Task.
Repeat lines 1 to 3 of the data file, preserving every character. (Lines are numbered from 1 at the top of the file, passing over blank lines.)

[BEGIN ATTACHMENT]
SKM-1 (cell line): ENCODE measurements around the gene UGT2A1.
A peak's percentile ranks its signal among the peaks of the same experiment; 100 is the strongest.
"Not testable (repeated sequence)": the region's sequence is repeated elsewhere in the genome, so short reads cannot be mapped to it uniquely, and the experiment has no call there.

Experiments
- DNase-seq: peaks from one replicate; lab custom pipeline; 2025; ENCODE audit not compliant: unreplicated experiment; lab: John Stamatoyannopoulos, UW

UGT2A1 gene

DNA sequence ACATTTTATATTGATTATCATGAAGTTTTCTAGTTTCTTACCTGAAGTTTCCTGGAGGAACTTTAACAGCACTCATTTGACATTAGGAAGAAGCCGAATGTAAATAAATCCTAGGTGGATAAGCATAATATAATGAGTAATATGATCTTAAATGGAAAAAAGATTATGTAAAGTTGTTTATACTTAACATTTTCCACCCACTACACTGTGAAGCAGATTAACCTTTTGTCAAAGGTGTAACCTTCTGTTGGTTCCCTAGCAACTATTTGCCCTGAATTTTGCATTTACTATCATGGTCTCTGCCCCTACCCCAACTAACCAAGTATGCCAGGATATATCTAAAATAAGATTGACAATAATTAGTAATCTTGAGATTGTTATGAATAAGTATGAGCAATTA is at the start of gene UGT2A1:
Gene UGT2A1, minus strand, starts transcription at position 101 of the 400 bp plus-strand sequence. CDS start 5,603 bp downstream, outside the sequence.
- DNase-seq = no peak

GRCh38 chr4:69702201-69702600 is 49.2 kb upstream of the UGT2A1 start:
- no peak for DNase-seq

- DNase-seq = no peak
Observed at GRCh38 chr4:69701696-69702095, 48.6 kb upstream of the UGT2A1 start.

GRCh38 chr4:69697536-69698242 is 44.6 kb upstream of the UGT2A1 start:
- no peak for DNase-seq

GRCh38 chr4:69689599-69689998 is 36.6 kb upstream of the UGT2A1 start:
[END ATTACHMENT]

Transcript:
SKM-1 (cell line): ENCODE measurements around the gene UGT2A1.
A peak's percentile ranks its signal among the peaks of the same experiment; 100 is the strongest.
"Not testable (repeated sequence)": the region's sequence is repeated elsewhere in the genome, so short reads cannot be mapped to it uniquely, and the experiment has no call there.